As in: O M G, this is amazing. Spheres of Might is a jack-of-all-trades in that it allows for a wide array of different character concepts, but more than that, it actually enhances the experience of playing non-casters by making them significantly more rewarding. The classes are more inspiring than the vast majority of stand-alone classes you can purchase. The very engine this champions enhance the game all on its own, and the design of these martial spheres deserves lavish praise. More than even spellcasting, this completely tweaks, redefines and imho improves a central aspect of the game we all know and love.

Spheres of Might is one of the most inspired, well-crafted books of crunch I have ever read. It is not only well-made, it truly inspired whole settings, while campaign-ideas. Every single aspect of this book, every chapter, sports some truly remarkable ideas and gems. This surpasses Spheres of Power, a book I absolutely love.

The final verdict, hence, should not surprise anyone: This is 5 stars, gets my seal of approval, and is a hot contender for the number one spot of my Top Ten of 2017. Furthermore, this tome represents such an impressive improvement regarding versatility and playing experience quality, that it receives my EZG Essentials-tag – this book should be on the shelf of any self-respecting pathfinder GM.

Endzeitgeist out.

[5 of 5 Stars!]
Spheres of Might
Publisher: Drop Dead Studios
by Benjamin M. [Verified Purchaser]
Date Added: 03/22/2018 05:20:21

Spheres of Might is a fantastic product that goes a long way towards changing the feel of melee combat in Pathfinder. The focus in SoM is moving away from the 'stand and slug' kind of full attack that martial classes in core Pathfinder tend to get stuck in, moving instead to 'special attacks' that can be done in conjuction with a move action. The Spheres don't feel too similar, and cover a broad range of fighting styles, from barroom (bar-room, that one confused me for a while) to open hand, or barrage for ranged characters. It also ups the power of martial characters, making their ability to deal damage and control the battlefield continue much further into the progression. Finally, I love the unchaining of abilities from long feat chains, and the lack of feat taxes.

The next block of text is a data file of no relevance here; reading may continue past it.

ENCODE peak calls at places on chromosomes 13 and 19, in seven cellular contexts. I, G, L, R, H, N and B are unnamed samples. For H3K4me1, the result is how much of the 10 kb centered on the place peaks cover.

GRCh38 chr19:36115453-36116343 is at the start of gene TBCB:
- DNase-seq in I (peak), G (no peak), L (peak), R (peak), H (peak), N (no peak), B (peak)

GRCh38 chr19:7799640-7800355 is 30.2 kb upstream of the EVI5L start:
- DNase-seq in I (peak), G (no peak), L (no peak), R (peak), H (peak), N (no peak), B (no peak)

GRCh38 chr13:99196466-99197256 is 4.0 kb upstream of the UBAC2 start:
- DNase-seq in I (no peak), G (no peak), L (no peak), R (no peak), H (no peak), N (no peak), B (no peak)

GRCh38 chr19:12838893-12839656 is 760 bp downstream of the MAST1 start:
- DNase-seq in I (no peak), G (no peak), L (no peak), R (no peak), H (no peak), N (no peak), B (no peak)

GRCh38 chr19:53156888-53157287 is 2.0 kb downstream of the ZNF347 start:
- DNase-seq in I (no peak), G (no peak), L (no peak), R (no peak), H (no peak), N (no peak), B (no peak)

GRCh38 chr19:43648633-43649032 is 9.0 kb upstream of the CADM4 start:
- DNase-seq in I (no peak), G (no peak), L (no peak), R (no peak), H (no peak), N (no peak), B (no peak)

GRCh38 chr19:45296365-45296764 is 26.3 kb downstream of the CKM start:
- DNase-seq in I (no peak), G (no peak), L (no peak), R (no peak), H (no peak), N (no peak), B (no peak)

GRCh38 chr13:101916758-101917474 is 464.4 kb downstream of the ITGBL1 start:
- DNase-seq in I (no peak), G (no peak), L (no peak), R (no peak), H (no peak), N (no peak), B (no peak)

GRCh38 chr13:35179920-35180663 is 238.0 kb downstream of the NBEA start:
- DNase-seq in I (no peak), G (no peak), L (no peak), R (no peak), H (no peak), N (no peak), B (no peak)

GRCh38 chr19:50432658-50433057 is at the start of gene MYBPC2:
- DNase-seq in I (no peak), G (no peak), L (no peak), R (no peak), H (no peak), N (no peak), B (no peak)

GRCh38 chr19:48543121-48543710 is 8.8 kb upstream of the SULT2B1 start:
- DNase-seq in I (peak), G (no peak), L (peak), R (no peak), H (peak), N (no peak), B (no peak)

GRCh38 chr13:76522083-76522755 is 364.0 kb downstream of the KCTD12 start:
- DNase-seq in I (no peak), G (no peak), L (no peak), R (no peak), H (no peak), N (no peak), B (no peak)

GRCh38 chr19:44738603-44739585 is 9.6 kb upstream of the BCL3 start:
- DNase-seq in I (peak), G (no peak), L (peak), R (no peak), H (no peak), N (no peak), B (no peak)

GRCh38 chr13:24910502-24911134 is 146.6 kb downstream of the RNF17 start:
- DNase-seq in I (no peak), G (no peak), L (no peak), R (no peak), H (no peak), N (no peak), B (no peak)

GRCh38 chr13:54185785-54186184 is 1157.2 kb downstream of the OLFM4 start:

All in all, an easy system to integrate and one that makes gameplay more fun. Highly recommended.

[5 of 5 Stars!]
Spheres of Might
Publisher: Drop Dead Studios
by James E. [Verified Purchaser]
Date Added: 10/15/2017 13:08:12

Disclaimer: I backed the Kickstarter campaign for this product and paid for a digital copy, a hard copy, and Hero Lab files. At the time of this review, only the digital copy was released, so that is the only thing this review will consider.

After less time than I expected, it's here - the martial companion to the much-loved Spheres of Power book, whose main tome and later expansions I've been reviewing.

Much like its predecessor, the main goal of Spheres of Might is to replace a system in the game (in this case, martial combat) with something more flexible and fun than trading full attacks with foes. Despite that, it's not necessary for everyone at the table to be using it - there are few truly new mechanics introduced, so it's easy to incorporate both into any given game.

The martial talents presented in this book fall into two categories. Basic talents have no prerequisites and are pretty much all extraordinary abilities, making them suitable for just about any game. Legendary abilities are more supernatural and fantastic in nature, and are only available with GM permission. (This is NOT the same setup as Spheres of Power's Advanced Talents system. Advanced Talents can be game-changing. Legendary Talents, on the martial side, are still broadly within the range of what a character could normally do in Pathfinder. Admittedly, some effects were largely caster-only before, but that's really not a problem here.)

After an introduction that provides some flavor and discusses the goal of the book, the tome moves on to introducing the combat spheres. Like the magical spheres, characters are divided into three progressions: Expert (Full), Adept (Medium), and Proficient (Low). Immediately following this is a conversion table for non-SoM classes, allowing them to exchange certain feats for combat talent progression. In addition, 4th-level/Low Casters can trade their casting for Proficient progression, while 6th-level/Mid Casters can exchange their spells for Adept progression. Full casters cannot exchange their spells (and honestly, that's probably for the best, because they usually have low BAB and wouldn't get much value from this system anyway.)

What this book doesn't have is gish/hybrid classes or options. Those are set to appear in a different book, and aren't part of the core rules here.

Following this, we get to the new terminology. Among the new things introduced is Martial Focus, which will be familiar to people who've used Psionics. Essentially, martial focus is something you can expend to activate certain abilities, or to Take 13 (not 10) on a Fortitude or Reflex saving throw. Some abilities also require you to have it 'on', so it serves as something of a limiter to stop characters from doing too many things at once.